The impact of the war extended beyond the military sphere and permeated Latvian society. The war's influence was evident in factors associated with the 1905 revolution. As early as 1904, the war's events began shaping the trajectory of Latvian urban industry (for example, a large order for railway wagons was received by the "Fenikss" factory in Riga, where around 2000 workers worked).

    The war significantly activated the social democratic groups established in the previous years in the industrial centers of Riga, Liepāja, Jelgava and Daugavpils, which started anti-war propaganda, there was some cooperation between Latvian, Polish, Lithuanian and Belarusian social democrats, for example, they issued a joint anti-war proclamation, while emphasizing the fact of national oppression.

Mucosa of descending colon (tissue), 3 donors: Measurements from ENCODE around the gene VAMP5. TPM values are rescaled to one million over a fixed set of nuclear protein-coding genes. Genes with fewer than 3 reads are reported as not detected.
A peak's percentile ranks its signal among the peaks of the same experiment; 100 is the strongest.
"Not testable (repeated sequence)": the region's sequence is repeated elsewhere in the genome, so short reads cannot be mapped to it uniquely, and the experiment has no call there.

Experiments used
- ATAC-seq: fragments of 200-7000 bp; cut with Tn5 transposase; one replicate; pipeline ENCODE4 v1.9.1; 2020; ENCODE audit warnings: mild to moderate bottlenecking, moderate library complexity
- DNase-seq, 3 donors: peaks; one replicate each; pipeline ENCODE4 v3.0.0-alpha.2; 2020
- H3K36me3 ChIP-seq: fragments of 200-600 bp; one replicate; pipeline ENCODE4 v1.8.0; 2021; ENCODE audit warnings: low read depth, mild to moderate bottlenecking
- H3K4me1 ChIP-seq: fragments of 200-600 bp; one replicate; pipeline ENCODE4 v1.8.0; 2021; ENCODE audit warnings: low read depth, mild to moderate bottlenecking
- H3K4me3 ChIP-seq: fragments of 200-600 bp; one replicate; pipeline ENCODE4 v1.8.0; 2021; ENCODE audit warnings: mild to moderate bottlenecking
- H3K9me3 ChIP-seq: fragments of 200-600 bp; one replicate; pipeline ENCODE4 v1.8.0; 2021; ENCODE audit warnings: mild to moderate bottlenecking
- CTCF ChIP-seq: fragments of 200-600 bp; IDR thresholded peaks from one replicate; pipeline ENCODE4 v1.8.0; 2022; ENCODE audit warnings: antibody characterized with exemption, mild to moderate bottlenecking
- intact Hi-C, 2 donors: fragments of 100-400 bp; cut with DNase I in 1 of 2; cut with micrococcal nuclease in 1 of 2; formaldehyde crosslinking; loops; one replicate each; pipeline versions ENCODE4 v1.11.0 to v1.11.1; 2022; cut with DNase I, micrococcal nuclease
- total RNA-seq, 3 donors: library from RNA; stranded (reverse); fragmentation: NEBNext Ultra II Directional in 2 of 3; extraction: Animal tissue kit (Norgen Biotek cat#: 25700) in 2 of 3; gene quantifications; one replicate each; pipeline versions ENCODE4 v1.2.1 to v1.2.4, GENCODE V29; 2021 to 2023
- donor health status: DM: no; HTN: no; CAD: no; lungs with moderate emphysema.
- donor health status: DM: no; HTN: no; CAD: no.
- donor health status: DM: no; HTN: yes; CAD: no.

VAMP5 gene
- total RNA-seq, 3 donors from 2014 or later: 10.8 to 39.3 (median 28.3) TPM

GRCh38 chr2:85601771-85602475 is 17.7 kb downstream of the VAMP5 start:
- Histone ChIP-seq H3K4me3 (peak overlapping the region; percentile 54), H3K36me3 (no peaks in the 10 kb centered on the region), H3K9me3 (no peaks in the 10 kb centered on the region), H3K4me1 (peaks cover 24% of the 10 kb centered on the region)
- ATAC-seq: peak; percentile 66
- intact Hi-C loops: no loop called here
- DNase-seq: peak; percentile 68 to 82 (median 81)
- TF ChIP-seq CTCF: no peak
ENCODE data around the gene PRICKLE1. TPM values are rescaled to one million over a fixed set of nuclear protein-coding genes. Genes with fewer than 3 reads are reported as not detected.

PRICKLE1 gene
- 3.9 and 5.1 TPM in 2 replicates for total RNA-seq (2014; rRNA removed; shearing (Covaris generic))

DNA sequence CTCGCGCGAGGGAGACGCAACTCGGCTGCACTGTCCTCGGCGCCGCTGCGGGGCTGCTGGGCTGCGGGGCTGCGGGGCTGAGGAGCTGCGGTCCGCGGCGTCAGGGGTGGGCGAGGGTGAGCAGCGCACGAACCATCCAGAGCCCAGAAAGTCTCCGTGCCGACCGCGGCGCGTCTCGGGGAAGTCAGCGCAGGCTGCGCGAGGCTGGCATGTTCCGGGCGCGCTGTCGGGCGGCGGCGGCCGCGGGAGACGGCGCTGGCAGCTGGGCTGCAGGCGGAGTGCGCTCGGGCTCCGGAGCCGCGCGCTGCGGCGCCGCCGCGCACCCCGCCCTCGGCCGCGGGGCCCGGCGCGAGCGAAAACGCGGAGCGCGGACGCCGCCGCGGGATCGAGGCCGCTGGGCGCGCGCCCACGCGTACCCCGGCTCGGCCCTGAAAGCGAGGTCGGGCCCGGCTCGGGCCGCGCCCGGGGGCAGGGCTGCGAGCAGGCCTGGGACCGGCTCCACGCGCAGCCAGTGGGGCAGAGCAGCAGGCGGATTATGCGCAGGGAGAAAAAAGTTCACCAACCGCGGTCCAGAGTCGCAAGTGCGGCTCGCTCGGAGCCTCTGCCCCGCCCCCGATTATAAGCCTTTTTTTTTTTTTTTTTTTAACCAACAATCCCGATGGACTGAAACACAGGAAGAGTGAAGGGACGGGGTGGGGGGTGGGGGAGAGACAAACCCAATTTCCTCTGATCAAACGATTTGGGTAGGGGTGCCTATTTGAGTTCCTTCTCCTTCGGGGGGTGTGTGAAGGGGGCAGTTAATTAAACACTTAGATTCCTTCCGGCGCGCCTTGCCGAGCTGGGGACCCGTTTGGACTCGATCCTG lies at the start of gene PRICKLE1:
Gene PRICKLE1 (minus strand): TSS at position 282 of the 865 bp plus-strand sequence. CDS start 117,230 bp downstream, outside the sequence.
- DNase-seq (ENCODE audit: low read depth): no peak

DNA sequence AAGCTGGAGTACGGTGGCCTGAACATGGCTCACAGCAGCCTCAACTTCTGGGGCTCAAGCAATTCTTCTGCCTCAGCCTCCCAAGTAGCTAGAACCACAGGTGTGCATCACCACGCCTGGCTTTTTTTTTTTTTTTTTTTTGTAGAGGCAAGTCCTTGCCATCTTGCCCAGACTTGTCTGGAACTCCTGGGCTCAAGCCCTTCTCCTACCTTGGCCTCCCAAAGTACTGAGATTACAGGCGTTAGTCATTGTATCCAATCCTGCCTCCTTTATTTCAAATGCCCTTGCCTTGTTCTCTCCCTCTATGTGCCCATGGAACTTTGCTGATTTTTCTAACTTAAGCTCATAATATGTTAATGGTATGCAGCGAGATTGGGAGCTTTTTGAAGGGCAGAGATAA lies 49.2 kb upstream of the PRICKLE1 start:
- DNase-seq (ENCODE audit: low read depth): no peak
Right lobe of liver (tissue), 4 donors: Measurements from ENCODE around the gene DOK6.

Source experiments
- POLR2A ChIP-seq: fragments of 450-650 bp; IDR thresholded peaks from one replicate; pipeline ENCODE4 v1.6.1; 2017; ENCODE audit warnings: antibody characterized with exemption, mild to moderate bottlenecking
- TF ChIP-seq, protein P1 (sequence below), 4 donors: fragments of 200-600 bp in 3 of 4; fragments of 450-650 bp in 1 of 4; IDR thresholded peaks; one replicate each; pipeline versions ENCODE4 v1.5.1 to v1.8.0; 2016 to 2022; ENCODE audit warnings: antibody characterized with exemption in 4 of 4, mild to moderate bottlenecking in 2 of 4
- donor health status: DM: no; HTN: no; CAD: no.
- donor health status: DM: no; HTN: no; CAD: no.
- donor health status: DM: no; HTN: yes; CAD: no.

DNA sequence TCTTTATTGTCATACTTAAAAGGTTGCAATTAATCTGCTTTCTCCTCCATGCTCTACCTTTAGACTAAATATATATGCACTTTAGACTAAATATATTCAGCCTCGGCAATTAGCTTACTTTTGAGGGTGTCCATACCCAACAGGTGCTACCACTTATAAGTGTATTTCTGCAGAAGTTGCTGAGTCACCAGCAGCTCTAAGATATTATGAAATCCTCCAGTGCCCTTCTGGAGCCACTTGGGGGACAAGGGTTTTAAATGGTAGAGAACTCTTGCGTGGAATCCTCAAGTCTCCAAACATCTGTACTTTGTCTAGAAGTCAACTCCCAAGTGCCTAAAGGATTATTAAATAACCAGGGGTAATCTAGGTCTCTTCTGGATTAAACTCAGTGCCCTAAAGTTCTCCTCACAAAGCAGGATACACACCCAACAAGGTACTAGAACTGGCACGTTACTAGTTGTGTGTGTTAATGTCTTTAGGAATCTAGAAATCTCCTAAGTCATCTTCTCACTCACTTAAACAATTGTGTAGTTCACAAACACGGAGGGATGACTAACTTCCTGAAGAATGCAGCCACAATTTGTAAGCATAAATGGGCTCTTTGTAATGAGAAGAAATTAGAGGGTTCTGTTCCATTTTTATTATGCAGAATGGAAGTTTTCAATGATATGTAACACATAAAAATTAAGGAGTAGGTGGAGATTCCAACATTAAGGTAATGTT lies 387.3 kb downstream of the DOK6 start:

Latvian left-wing political groups, unlike the radical wing of the Polish Socialist Party, did not, however, get involved in supporting Russia's open enemy - Japan, although it was done by the prominent social democrat, editor of the newspaper "Struggle" Janis Jansons-Braun (in 07.01.1905, he reported from Liepāja to the General Staff of the Japanese Army about the activities of the Russian Navy).

    Recruitment

    In the Baltic governorates' territory, multiple mobilizations of military personnel in the army reserve occurred, involving troops in local garrisons. Within the regiments stationed in the European part of Russia, a selection of officers was made through a lottery system, and these chosen officers were then deployed to the front in the Far East. Latvians were among those selected, with a notable concentration of officers of Latvian origin in the troops stationed in the Baltic and surrounding provinces.

    Troop units, mobilized reservists, armaments, military equipment, and supplementary food supplies were transported from the European part of Russia to the war zone exclusively through the Trans-Siberian railway. The journey along this vital transport artery spanned 5 to 6 weeks.